Written by PETA
People should be encouraged to dump meat just as smokers are encouraged to give up tobacco, according to The Future of Food and Farming, a British report featuring contributions from 400 researchers around the world.
With the global population expected to jump from 6.8 billion to more than 9 billion by 2050, the report predicts that farmers will need to produce 70 percent more food while using the same amount of land. Since this will be extremely difficult—if not impossible—people will need to drastically reduce their meat consumption in order to stave off food shortages. This is because raising animals for food is grossly inefficient: Animals consume large quantities of food but produce comparatively small amounts of meat in return. More than 70 percent of the grain that we grow in the U.S. is fed to farmed animals.
The report's authors expect that efforts to promote plant-based diets will be met with the same resistance from the meat industry that anti-smoking initiatives were initially met with by tobacco companies. But they say that's a small price to pay in order to help prevent poverty, starvation, climate change, loss of wildlife, and environmental damage. Not to mention animal suffering.
Written by Michelle Sherrow
woodleywonderworks/CC by 2.0
Think way back to the days of the dinosaurs, the cave people, and America's original tea partiers for an instant reminder that in the grand scheme of things, 40 years is a drop in the bucket. And 40 years after the fast-food revolution took off in the 60s and 70s, McDonald's and other quickie burger and chicken joints continue to multiply and spread across the world than faster than a family of bedbugs in a New York City row house (or slaughterhouse). The meat, dairy, and egg industries have helped to morph humans into meat addicts who shovel animal parts into their mouths which serves only to increase the number of those who sicken and die from meat-related ailments including obesity, diabetes, and heart disease. And the meat factories have raped and fouled the world's land, water, and air—and not without severe and soon-to-be deadly consequences for the planet.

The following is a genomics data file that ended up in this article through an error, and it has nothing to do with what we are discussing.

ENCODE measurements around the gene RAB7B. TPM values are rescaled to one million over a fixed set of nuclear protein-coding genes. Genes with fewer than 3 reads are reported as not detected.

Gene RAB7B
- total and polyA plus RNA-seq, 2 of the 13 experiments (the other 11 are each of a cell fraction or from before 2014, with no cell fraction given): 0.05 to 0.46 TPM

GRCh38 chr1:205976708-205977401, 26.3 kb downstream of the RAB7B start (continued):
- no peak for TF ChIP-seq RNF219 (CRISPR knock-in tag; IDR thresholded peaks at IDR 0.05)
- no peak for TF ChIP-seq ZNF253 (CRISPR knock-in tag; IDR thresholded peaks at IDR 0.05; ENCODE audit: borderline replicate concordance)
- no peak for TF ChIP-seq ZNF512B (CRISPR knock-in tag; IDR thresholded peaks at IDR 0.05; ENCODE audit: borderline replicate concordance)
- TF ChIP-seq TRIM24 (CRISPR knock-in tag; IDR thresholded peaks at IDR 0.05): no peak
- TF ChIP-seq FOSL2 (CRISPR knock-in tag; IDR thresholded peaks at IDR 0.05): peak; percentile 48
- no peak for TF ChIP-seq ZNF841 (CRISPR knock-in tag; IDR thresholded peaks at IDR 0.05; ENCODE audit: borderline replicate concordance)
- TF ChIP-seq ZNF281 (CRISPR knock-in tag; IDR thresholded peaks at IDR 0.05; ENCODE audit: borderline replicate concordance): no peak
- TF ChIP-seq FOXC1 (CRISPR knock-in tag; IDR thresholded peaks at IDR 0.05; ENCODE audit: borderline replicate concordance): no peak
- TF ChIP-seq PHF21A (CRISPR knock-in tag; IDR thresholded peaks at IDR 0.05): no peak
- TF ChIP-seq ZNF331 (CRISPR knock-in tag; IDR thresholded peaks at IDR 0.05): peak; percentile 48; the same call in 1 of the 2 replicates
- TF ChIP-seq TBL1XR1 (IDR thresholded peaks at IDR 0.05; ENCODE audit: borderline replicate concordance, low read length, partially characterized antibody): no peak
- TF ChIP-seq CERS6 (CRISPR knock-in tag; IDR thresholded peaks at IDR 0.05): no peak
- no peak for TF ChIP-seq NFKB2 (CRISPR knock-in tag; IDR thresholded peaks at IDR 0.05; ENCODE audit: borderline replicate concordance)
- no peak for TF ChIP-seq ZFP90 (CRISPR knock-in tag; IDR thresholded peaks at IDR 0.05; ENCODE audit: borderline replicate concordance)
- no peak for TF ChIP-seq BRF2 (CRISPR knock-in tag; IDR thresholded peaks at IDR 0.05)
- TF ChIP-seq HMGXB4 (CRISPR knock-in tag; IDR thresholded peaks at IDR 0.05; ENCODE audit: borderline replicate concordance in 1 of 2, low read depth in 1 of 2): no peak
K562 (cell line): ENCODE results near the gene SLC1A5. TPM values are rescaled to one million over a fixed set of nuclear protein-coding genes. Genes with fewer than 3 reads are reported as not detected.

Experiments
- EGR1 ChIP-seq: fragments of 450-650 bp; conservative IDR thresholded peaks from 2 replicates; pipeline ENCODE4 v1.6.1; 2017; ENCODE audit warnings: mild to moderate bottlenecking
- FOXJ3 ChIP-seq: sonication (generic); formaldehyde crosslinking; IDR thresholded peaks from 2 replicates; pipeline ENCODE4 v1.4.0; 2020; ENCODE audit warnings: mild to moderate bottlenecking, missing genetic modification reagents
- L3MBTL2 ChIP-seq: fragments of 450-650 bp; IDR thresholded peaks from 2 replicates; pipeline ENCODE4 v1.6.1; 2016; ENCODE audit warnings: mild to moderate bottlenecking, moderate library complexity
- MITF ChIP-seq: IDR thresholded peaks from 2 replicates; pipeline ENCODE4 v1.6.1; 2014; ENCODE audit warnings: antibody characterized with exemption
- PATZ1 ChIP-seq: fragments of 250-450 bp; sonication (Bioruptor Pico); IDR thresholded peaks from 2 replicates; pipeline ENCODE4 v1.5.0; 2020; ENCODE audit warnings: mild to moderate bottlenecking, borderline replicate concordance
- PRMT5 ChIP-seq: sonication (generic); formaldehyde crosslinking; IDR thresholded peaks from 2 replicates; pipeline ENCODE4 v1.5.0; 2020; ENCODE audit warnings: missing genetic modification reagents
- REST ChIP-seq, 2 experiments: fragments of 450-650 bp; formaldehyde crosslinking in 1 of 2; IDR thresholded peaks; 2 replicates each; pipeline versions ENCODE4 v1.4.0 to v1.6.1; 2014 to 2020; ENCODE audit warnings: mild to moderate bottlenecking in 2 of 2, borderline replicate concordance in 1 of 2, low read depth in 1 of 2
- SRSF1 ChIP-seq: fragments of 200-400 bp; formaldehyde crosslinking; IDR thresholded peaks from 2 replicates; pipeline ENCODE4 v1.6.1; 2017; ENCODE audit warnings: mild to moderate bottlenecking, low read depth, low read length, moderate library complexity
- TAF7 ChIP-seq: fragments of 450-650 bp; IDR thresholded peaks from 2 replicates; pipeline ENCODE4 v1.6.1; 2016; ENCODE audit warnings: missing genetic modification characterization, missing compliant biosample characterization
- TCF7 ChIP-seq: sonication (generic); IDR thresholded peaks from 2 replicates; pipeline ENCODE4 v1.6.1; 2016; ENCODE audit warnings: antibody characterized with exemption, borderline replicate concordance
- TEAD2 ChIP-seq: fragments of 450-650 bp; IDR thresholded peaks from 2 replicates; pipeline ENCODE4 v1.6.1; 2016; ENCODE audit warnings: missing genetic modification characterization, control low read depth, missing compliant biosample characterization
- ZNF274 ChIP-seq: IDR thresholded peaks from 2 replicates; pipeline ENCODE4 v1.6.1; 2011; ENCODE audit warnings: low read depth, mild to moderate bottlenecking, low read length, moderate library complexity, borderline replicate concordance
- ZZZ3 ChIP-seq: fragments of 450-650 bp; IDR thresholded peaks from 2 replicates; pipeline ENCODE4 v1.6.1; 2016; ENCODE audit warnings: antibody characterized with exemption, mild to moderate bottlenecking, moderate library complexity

Fast-forward 40 years: Today's scientists make it very clear that if meat-eaters don't greatly curb their addictions—or better yet, quit them, pronto—then by 2050, life is going to be very grim for humans, many of whom will be suffering and dying from starvation. And, as Reynard Loki's article "Rise of the Herbivores" points out, a million other species, including elephants, polar bears, and tigers, will already be long gone, unable to cope with climate change and dwindling habitats.
Loki's article also mentions points made in 2009 by the head of the U.N.'s Food and Agriculture Organization, Jacque Diouf, who told attendees at a food-security conference that global food production would need to double by 2050 in order to head off mass hunger. But if humans don't check their meat addictions and if meat production continues as is, then by 2050, the livestock sector alone might either occupy the majority of, or significantly overshoot, recently published estimates of humanity's "safe operating space."
This dire situation has even flesh peddlers paying attention. A recent article on Meatingplace.com begins, "People need to begin limiting the amount of meat they eat to curb greenhouse-gas emissions, nitrate pollution, and habitat destruction, according to a new study by Canada's Dalhousie University."
Limiting one's intake of animal products is a good start, but going vegan—today—is the surest, most effective way to save animals, humans, and the planet tomorrow.
Written by Karin Bennett
A tree grows in Brooklyn … actually, many of them do. And from one of those trees, a pigeon dangled upside down from a piece of string that was caught around her leg and tangled on a tree branch two stories above a busy sidewalk, beside a busy street.